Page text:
This is Part 4 of my series on monomyth, or the hero’s journey.
1. Crossing the first threshold is the transition from Act 1 to Act 2 of your story.
Up to this point, your hero is still connected to her ordinary world. In many models of mythic structure, the first part of the story is referred to as “separation,” the second “initiation” and the third “return.” Crossing the threshold is the final separation from everything that is familiar to the hero and begins her initiation into a new world–the world of the adventure.
2. It is important that the separation is complete.
The last thing you want is for your readers to ask themselves why the hero doesn’t just turn around and go home.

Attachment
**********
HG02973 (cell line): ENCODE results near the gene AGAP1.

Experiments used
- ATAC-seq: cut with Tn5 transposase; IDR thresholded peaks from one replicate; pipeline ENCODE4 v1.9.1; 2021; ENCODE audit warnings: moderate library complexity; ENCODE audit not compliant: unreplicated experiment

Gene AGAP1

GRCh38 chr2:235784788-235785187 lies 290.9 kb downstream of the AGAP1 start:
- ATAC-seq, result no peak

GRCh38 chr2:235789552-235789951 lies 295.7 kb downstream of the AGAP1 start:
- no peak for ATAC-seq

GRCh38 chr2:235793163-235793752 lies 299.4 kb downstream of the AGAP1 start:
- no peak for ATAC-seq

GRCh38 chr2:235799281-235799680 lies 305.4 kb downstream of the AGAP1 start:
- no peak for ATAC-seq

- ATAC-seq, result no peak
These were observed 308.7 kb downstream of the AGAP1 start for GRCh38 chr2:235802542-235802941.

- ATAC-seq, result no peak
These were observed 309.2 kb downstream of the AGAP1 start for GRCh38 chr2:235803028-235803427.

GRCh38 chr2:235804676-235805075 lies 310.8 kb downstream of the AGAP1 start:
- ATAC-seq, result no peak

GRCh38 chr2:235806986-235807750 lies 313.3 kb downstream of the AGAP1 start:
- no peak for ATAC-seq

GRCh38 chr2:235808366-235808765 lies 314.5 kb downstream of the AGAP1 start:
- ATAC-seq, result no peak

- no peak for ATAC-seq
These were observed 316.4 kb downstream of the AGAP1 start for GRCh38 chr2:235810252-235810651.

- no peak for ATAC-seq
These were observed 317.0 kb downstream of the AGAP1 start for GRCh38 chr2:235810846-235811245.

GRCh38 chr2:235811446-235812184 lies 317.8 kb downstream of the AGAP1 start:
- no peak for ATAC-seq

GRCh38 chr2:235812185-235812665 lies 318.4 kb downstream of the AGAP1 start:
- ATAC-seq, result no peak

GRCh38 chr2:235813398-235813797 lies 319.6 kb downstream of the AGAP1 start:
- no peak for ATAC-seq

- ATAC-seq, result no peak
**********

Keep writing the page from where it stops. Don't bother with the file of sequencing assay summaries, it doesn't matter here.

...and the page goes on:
Make certain they CAN’T turn around.
3. That doesn’t mean the hero can never return.
In fact, in the third act of the story, the hero will usually in some sense return to their ordinary circumstances. But to accomplish this, they must go forward, not back. This is why models of monomyth are nearly always presented as a circle.
In the movie Willy Wonka & the Chocolate Factory, Wonka takes his guests into a hallway that gets smaller and smaller as they walk through it. As they get squished together, they realize the door they came through has disappeared. In the ensuing panic, the parents ask to turn back. Wonka replies: “You’ve got to go forward to go back. Better press on.”
Going forward to go back is exactly what the hero must do.
4. Crossing the threshold may be a conscious decision by the hero, or at the least an unconscious decision.